Join our investing community

Investing without dollar cost averaging :eek:

Discussion in 'Managed Funds & Index Funds' started by pinkeye, 6th Nov, 2007.

  1. pinkeye

    pinkeye Active Member

    Joined:
    30th Oct, 2007
    Posts:
    33
    Location:
    Melbourne, VIC
    Hi investEd,

    I'm ready to invest most/all of my savings in managed funds for the long term (minimum 7-10 years, hopefully indefinitely). However I'm torn between investing now to take advantage of current gains :), or waiting to avoid predicted market corrections :(. I understand that even in historical, not speculative terms, the current growth is unprecedented and we're overdue for a significant correction. As a bonus, now there is also this 'sub-prime' nonsense in the mix.

    I'm particularly worried because the money is coming from my savings, not my income, which means there will be no dollar cost averaging effect and going 'all-in' immediately before a large drop in the market would be quite damaging. :eek:

    I realise there's no point asking you to predict the future, so I ask:

    * Which market (Aust or Asia) is less correlated to the US market (or is the difference insignificant)? I would like to increase my exposure to the less correlated market to minimise the effects of the predicted 'sub-prime' crunch.

    * I'm considering transferring the savings from my bank account to the markets gradually, to achieve the dollar cost averaging effect across any drop in the markets. Is this likely to have any significant effect or am I wasting my time?

    * Realistically, is there any point trying to time my entry to the market? If you had a large sum of money to invest, would you wait for the federal election, would you wait for the next rate rise, would you wait for the next certain eventual correction, would you wait for the predicted sub-prime crash, or would you just make sure you're investing for the long term and do it immediately?

    Thank you,

    Anthony
     
  2. Simon Hampel

    Simon Hampel Co-founder Staff Member

    Joined:
    9th Jun, 2005
    Posts:
    4,619
    Location:
    Sydney, Australia
    Only to your mental health and short term net worth ... long term - you'll still own the same number of shares/units as if the market hadn't dropped !!

    You're facing exactly the same questions that everyone faces and struggles with. Unfortunately there is no right or wrong answer, and it seems like nobody has a working crystal ball at the moment (what's with the crystal ball repairers union at the moment - this strike is ridiculous!! :rolleyes: )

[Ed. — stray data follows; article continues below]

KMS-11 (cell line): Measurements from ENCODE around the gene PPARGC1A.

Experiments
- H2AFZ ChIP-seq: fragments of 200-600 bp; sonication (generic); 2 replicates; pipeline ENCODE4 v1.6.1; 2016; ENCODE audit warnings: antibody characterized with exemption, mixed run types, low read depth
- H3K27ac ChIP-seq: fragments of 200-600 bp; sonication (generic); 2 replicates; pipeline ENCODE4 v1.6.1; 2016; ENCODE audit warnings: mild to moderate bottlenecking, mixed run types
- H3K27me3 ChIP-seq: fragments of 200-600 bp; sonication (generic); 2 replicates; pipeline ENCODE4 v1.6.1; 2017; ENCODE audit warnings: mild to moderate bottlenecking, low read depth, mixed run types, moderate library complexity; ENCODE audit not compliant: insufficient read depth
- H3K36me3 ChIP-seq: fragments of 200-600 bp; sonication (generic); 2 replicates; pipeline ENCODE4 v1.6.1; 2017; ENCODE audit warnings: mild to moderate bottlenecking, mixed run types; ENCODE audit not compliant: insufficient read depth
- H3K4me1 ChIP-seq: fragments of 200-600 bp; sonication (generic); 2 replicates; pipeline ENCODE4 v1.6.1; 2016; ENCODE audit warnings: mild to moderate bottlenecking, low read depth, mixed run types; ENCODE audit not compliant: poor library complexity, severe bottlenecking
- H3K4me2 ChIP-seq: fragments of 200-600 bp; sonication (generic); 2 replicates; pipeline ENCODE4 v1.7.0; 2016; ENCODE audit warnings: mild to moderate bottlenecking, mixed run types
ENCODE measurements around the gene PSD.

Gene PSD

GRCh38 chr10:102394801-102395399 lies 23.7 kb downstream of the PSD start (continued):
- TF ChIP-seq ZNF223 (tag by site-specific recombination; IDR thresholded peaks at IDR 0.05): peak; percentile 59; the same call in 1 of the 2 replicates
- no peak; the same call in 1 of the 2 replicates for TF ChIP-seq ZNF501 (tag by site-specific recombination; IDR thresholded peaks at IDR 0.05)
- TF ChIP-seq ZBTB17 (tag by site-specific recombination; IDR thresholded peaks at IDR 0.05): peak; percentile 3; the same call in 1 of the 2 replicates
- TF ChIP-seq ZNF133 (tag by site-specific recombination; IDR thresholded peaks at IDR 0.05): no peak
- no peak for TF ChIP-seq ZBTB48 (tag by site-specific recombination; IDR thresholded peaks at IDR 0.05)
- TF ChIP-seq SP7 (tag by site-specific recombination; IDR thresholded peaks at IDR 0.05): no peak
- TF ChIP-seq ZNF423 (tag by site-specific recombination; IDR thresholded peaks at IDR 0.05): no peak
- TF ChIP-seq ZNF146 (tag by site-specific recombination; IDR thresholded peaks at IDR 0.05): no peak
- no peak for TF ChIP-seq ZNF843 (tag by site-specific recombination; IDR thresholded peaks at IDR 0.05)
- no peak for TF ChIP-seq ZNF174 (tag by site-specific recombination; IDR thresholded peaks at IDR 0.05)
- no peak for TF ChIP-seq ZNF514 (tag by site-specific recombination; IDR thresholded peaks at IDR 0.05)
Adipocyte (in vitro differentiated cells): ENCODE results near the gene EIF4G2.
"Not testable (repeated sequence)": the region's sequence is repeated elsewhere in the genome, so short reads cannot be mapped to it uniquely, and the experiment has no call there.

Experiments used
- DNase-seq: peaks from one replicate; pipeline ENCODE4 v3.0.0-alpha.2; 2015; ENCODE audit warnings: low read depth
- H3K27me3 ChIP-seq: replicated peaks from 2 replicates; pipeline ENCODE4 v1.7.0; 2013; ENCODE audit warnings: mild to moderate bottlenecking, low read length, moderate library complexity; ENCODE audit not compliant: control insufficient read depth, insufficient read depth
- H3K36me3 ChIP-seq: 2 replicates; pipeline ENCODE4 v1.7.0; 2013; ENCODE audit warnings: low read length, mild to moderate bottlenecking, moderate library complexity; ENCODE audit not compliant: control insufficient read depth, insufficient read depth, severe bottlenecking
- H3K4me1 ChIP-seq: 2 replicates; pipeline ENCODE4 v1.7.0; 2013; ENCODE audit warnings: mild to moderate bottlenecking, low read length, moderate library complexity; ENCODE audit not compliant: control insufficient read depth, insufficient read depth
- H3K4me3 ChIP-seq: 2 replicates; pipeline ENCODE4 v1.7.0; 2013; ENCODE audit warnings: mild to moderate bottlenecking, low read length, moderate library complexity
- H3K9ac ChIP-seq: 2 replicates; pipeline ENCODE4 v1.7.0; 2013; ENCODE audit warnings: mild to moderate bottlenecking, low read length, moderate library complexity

In times of uncertainty - I find it very useful to go back to basics, to makes sure you have a good set of realistic goals written down, and use them as a measuring stick!

    If a particular course of action was not going to get you closer to your goals, then ignore that option.

    Note that for goals which require money ... the shorter term the goal, the more conservative you'll need to be to cope with market volatility.

    Either way - you need to make a decision you can sleep at night with - take action (even if that action is to do nothing - provided you made that decision), and move forward.
     
  3. Nigel Ward

    Nigel Ward Team InvestEd

    Joined:
    10th Jun, 2005
    Posts:
    1,172
    As Sim says these questions vex us all.

    If I were in the position you described I'd dip my toe in the water and then gradually feed the money in (perhaps in increasing lumps) over time. The psychological damage to your investing confidence of going out hard and getting caned in the short term may be too offputting.

    Also, you shouldn't expect to be an expert overnight...so you should take your time to learn the ropes a bit first.

    Cheers
    N.
     
  4. gad

    gad Well-Known Member

    Joined:
    5th Sep, 2005
    Posts:
    150
    Location:
    Canberra
    G'day pinkeye

    I think the best recommendation I could give you is to re-read both Sim & Nigels previous posts, again & again & again.

    Both posts contain so much value you really need to let it sink in & understand what they are saying.

    Invaluable!

    Cheers
     
  5. pinkeye

    pinkeye Active Member

    Joined:
    30th Oct, 2007
    Posts:
    33
    Location:
    Melbourne, VIC
    Thanks guys, it makes sense that nobody can answer this for me! I will plan my own course of action. :cool:
     
  6. crc_error

    crc_error The Rule of 72

    Joined:
    1st May, 2007
    Posts:
    1,367
    Location:
    Melbourne, VIC
    If your worried about cost averaging, put money in say each month for 6 months..

    Either way, in 10 years time, the market will be higher than today.. even if you get in just before a 'crash'.

    Market is strong, so I doubt we will see any 'crashes' any time soon..

    Those people who sold out during the august correction, are now kicking themselves! We are back in record territory.